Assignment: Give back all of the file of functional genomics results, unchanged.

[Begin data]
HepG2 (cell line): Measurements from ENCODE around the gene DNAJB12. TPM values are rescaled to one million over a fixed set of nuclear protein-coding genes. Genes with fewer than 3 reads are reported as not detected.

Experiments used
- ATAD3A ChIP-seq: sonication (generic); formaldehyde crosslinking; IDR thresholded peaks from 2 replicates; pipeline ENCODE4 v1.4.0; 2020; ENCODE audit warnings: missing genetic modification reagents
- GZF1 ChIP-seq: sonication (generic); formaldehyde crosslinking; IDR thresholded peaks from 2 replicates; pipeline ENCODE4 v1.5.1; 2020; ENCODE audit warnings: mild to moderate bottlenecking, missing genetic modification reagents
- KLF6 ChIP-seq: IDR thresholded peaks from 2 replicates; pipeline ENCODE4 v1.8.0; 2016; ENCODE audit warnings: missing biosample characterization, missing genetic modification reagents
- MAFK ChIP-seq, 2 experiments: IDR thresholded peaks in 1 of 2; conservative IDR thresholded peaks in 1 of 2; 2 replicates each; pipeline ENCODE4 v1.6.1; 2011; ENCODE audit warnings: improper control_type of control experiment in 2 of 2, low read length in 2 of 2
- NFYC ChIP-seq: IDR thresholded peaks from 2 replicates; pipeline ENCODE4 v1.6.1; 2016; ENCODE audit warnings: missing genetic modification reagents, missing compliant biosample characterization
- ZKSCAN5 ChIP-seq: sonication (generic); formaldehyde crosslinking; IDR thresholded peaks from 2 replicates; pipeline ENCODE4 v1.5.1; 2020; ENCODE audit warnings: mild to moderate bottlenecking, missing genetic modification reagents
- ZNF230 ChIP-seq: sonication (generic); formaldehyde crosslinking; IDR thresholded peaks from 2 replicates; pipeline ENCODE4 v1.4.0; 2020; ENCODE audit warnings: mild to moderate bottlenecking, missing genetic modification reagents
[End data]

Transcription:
HepG2 (cell line): Measurements from ENCODE around the gene DNAJB12. TPM values are rescaled to one million over a fixed set of nuclear protein-coding genes. Genes with fewer than 3 reads are reported as not detected.

Experiments used
- ATAD3A ChIP-seq: sonication (generic); formaldehyde crosslinking; IDR thresholded peaks from 2 replicates; pipeline ENCODE4 v1.4.0; 2020; ENCODE audit warnings: missing genetic modification reagents
- GZF1 ChIP-seq: sonication (generic); formaldehyde crosslinking; IDR thresholded peaks from 2 replicates; pipeline ENCODE4 v1.5.1; 2020; ENCODE audit warnings: mild to moderate bottlenecking, missing genetic modification reagents
- KLF6 ChIP-seq: IDR thresholded peaks from 2 replicates; pipeline ENCODE4 v1.8.0; 2016; ENCODE audit warnings: missing biosample characterization, missing genetic modification reagents
- MAFK ChIP-seq, 2 experiments: IDR thresholded peaks in 1 of 2; conservative IDR thresholded peaks in 1 of 2; 2 replicates each; pipeline ENCODE4 v1.6.1; 2011; ENCODE audit warnings: improper control_type of control experiment in 2 of 2, low read length in 2 of 2
- NFYC ChIP-seq: IDR thresholded peaks from 2 replicates; pipeline ENCODE4 v1.6.1; 2016; ENCODE audit warnings: missing genetic modification reagents, missing compliant biosample characterization
- ZKSCAN5 ChIP-seq: sonication (generic); formaldehyde crosslinking; IDR thresholded peaks from 2 replicates; pipeline ENCODE4 v1.5.1; 2020; ENCODE audit warnings: mild to moderate bottlenecking, missing genetic modification reagents
- ZNF230 ChIP-seq: sonication (generic); formaldehyde crosslinking; IDR thresholded peaks from 2 replicates; pipeline ENCODE4 v1.4.0; 2020; ENCODE audit warnings: mild to moderate bottlenecking, missing genetic modification reagents